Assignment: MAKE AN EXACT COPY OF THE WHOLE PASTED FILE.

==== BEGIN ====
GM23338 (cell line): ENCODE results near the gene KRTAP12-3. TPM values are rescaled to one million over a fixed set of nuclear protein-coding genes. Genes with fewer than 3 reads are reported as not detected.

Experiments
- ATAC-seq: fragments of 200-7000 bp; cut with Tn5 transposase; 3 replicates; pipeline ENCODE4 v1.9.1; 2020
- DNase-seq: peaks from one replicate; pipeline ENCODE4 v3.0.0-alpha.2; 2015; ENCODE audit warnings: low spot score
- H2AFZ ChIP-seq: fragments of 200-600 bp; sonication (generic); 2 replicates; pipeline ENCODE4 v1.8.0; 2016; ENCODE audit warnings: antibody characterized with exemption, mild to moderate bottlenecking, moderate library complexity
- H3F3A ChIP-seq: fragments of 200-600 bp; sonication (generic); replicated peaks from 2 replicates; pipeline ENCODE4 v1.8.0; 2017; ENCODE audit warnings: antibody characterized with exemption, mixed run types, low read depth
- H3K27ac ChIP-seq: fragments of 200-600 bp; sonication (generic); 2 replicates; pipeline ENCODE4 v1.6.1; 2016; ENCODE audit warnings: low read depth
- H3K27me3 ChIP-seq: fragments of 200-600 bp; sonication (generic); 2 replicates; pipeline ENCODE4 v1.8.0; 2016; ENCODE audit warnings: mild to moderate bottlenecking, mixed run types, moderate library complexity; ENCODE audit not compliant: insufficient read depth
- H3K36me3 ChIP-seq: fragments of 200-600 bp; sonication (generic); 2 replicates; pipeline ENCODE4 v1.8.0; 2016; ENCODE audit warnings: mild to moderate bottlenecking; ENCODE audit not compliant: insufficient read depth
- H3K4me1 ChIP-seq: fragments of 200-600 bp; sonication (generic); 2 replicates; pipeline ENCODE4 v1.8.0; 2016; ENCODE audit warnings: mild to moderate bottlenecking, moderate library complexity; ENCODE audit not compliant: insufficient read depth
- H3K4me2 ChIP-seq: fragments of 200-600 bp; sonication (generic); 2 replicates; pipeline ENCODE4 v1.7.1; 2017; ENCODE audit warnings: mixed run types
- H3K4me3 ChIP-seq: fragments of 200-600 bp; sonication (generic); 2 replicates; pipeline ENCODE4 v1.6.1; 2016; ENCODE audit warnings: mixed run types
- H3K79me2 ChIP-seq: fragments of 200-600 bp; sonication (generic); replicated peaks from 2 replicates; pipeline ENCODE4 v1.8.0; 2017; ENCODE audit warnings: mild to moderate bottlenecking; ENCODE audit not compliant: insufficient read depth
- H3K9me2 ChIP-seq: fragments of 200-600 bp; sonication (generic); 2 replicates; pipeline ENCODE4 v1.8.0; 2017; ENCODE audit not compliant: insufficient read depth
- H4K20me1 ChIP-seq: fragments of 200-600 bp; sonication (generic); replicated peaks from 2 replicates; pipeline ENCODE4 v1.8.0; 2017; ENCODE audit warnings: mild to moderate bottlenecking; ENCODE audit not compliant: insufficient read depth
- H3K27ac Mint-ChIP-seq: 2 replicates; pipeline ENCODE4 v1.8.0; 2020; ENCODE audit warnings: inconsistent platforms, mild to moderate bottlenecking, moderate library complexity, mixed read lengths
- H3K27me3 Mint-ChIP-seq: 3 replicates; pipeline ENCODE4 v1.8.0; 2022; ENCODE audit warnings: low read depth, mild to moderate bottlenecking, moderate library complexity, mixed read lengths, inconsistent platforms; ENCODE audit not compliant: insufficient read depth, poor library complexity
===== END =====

GM23338 (cell line): ENCODE results near the gene KRTAP12-3. TPM values are rescaled to one million over a fixed set of nuclear protein-coding genes. Genes with fewer than 3 reads are reported as not detected.

Experiments
- ATAC-seq: fragments of 200-7000 bp; cut with Tn5 transposase; 3 replicates; pipeline ENCODE4 v1.9.1; 2020
- DNase-seq: peaks from one replicate; pipeline ENCODE4 v3.0.0-alpha.2; 2015; ENCODE audit warnings: low spot score
- H2AFZ ChIP-seq: fragments of 200-600 bp; sonication (generic); 2 replicates; pipeline ENCODE4 v1.8.0; 2016; ENCODE audit warnings: antibody characterized with exemption, mild to moderate bottlenecking, moderate library complexity
- H3F3A ChIP-seq: fragments of 200-600 bp; sonication (generic); replicated peaks from 2 replicates; pipeline ENCODE4 v1.8.0; 2017; ENCODE audit warnings: antibody characterized with exemption, mixed run types, low read depth
- H3K27ac ChIP-seq: fragments of 200-600 bp; sonication (generic); 2 replicates; pipeline ENCODE4 v1.6.1; 2016; ENCODE audit warnings: low read depth
- H3K27me3 ChIP-seq: fragments of 200-600 bp; sonication (generic); 2 replicates; pipeline ENCODE4 v1.8.0; 2016; ENCODE audit warnings: mild to moderate bottlenecking, mixed run types, moderate library complexity; ENCODE audit not compliant: insufficient read depth
- H3K36me3 ChIP-seq: fragments of 200-600 bp; sonication (generic); 2 replicates; pipeline ENCODE4 v1.8.0; 2016; ENCODE audit warnings: mild to moderate bottlenecking; ENCODE audit not compliant: insufficient read depth
- H3K4me1 ChIP-seq: fragments of 200-600 bp; sonication (generic); 2 replicates; pipeline ENCODE4 v1.8.0; 2016; ENCODE audit warnings: mild to moderate bottlenecking, moderate library complexity; ENCODE audit not compliant: insufficient read depth
- H3K4me2 ChIP-seq: fragments of 200-600 bp; sonication (generic); 2 replicates; pipeline ENCODE4 v1.7.1; 2017; ENCODE audit warnings: mixed run types
- H3K4me3 ChIP-seq: fragments of 200-600 bp; sonication (generic); 2 replicates; pipeline ENCODE4 v1.6.1; 2016; ENCODE audit warnings: mixed run types
- H3K79me2 ChIP-seq: fragments of 200-600 bp; sonication (generic); replicated peaks from 2 replicates; pipeline ENCODE4 v1.8.0; 2017; ENCODE audit warnings: mild to moderate bottlenecking; ENCODE audit not compliant: insufficient read depth
- H3K9me2 ChIP-seq: fragments of 200-600 bp; sonication (generic); 2 replicates; pipeline ENCODE4 v1.8.0; 2017; ENCODE audit not compliant: insufficient read depth
- H4K20me1 ChIP-seq: fragments of 200-600 bp; sonication (generic); replicated peaks from 2 replicates; pipeline ENCODE4 v1.8.0; 2017; ENCODE audit warnings: mild to moderate bottlenecking; ENCODE audit not compliant: insufficient read depth
- H3K27ac Mint-ChIP-seq: 2 replicates; pipeline ENCODE4 v1.8.0; 2020; ENCODE audit warnings: inconsistent platforms, mild to moderate bottlenecking, moderate library complexity, mixed read lengths
- H3K27me3 Mint-ChIP-seq: 3 replicates; pipeline ENCODE4 v1.8.0; 2022; ENCODE audit warnings: low read depth, mild to moderate bottlenecking, moderate library complexity, mixed read lengths, inconsistent platforms; ENCODE audit not compliant: insufficient read depth, poor library complexity